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realistic perspective street portraits

Converging verticals – fix by cropping

Converging Verticals Arc De Triomphe A method of avoiding converging verticals that is open to everybody is shooting wide and cropping the result. In short the camera is fitted with a wide angle lens and is held in the upright orientation. Keeping the camera absolutely level you will see that once you have all the building in the shot there will be an excess of foreground that is probably not needed. Don’t worry about that though, just shoot the picture and crop the unwanted space off the final picture. Set the cropping proportions to 5×4 for a professional look, or pick between 6×7 or any other format simulation that suits the picture. You may end up with a horizontal shot from your vertical original, and you will have lost a lot of pixels, but at least the sides of the building will appear straight and completely upright.

This isn’t an ideal solution, but it is quick, easy and it does not require any additional specialist equipment.

Converging Verticals Arc de Triomphe croppedThis picture was made by cropping to 5×4 proportions to give the feel it was taken using a large format camera. As you can see the crop is a little too close and it all looks a bit uncomfortable. I used the full width of the original image to get the final picture size to 2912×2330 pixels, which would still deliver a 10x8in print at 300ppi.

Converging verticals Arc de Triomphe cropped squareFor this picture I cropped square. Again using the full width I was able to produce a final image that measures 2912×2912 pixels, and which prints to 10x10in at 300ppi. The extra space at the bottom makes a more comfortable composition, and a more successful final image.

Shot with a Canon EOS 1Ds, with EF28-135mm f/3.5-5.6 IS – exposure 1/5sec at f/22. ISO 400

The original file for these images measures 2912×4368 pixels and comes from an 11 million pixel camera. As the file is large to begin with there are plenty of cropping options to be had. Try different cropping proportions, such a 6×7, 6×8, to get different effects and to make the most of the file size you had to start with. Cropping to a landscape orientation will always leave you with the smallest final image, so using upright crops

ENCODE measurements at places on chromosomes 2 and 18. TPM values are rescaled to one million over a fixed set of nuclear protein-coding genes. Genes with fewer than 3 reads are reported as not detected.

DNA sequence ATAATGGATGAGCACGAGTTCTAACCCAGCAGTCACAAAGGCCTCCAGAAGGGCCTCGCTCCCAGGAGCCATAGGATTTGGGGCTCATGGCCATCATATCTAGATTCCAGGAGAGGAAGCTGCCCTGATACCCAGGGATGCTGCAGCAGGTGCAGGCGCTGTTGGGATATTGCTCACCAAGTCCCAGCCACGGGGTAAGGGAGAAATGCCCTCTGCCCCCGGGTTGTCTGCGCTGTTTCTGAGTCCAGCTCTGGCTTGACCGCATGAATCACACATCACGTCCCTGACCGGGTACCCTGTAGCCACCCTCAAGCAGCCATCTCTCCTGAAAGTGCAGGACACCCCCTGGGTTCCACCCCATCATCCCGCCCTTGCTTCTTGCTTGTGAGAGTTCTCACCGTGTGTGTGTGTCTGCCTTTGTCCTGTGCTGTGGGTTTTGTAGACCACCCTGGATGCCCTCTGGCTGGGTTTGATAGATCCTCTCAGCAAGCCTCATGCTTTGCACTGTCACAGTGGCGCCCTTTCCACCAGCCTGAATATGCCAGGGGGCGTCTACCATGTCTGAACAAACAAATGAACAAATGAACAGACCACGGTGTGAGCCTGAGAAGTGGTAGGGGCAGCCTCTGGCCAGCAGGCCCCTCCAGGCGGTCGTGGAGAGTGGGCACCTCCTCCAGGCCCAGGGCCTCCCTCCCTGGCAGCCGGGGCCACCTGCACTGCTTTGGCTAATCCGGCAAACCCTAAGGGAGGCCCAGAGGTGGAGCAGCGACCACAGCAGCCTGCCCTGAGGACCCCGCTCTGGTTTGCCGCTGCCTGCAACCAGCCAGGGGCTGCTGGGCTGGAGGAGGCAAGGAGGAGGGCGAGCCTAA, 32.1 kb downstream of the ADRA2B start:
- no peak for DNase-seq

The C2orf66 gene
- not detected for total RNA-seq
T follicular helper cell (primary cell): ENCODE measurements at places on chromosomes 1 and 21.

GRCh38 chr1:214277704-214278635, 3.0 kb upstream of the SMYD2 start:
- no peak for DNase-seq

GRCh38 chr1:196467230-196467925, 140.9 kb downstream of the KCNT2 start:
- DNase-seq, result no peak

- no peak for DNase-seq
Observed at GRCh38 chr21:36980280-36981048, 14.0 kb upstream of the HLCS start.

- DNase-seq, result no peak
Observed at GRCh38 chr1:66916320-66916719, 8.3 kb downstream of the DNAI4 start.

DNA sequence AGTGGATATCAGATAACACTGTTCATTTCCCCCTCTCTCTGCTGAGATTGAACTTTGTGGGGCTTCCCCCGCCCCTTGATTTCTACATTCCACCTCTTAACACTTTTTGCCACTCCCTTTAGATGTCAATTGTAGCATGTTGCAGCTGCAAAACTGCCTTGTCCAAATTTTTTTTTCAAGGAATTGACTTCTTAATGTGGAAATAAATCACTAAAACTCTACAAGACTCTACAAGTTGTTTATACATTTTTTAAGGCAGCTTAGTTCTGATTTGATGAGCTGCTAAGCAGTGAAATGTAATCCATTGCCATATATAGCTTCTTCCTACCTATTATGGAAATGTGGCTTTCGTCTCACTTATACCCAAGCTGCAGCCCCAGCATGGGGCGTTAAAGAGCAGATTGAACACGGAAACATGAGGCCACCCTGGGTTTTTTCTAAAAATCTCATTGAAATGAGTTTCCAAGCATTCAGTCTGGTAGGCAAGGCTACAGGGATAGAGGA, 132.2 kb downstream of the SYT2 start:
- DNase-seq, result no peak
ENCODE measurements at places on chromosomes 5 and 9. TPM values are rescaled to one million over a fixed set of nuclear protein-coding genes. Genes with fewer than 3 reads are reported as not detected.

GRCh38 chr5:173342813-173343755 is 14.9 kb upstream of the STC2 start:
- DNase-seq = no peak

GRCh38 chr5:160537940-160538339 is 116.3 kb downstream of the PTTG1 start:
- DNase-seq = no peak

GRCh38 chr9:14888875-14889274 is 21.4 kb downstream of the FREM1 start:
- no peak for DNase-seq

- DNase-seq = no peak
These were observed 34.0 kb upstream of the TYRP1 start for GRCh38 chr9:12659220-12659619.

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B&W conversion – Green Channel

Colour images converted to black and white using the green channel have quite a distinctive look that is great for creating the feel of all classic images. In the days before panochromatic emulsions black and white films had no sensitivity to red (they could even be developed with a red light on in the darkroom).

Film was mostly sensitive to green light, and pinky reds recorded as black, and greens as bright tones. In most normal scenes though pictures record with a moderate contrast that makes a nice change from the over blown black and white work that is widely popular among enthusiasts.

There are two principle ways of creating a conversion using just the green channel – you either isolate it by deleting the red and blue channels, or go into a channel mixer tool to effectively turn off all but the green. Either method delivers much the same result.

Green channel conversions are great for all sorts of subject types, but I especially use it for portraits and city scenes when I want pictures to appear older than they really are.

As digital cameras has twice the number of green pixels as either red or blue you will find that green channel conversions present the absolute best you will get from your camera. Resolution and image detail is optimised, and image noise will be at its lowest.

Filters V channels

If your camera has a black and white mode you may have wondered whether it is better to shoot using this mode and coloured filters over the lens, or whether to shoot in colour and convert using a colour channel mixer or selector in software. You may find that most people will tell you that essentially the two methods add up to the sdame thing, but that one involves putting a piece of glass or plastic over your expensive lens which might degrafe your image quality. Actually there is a difference, though it is quite a subtle one.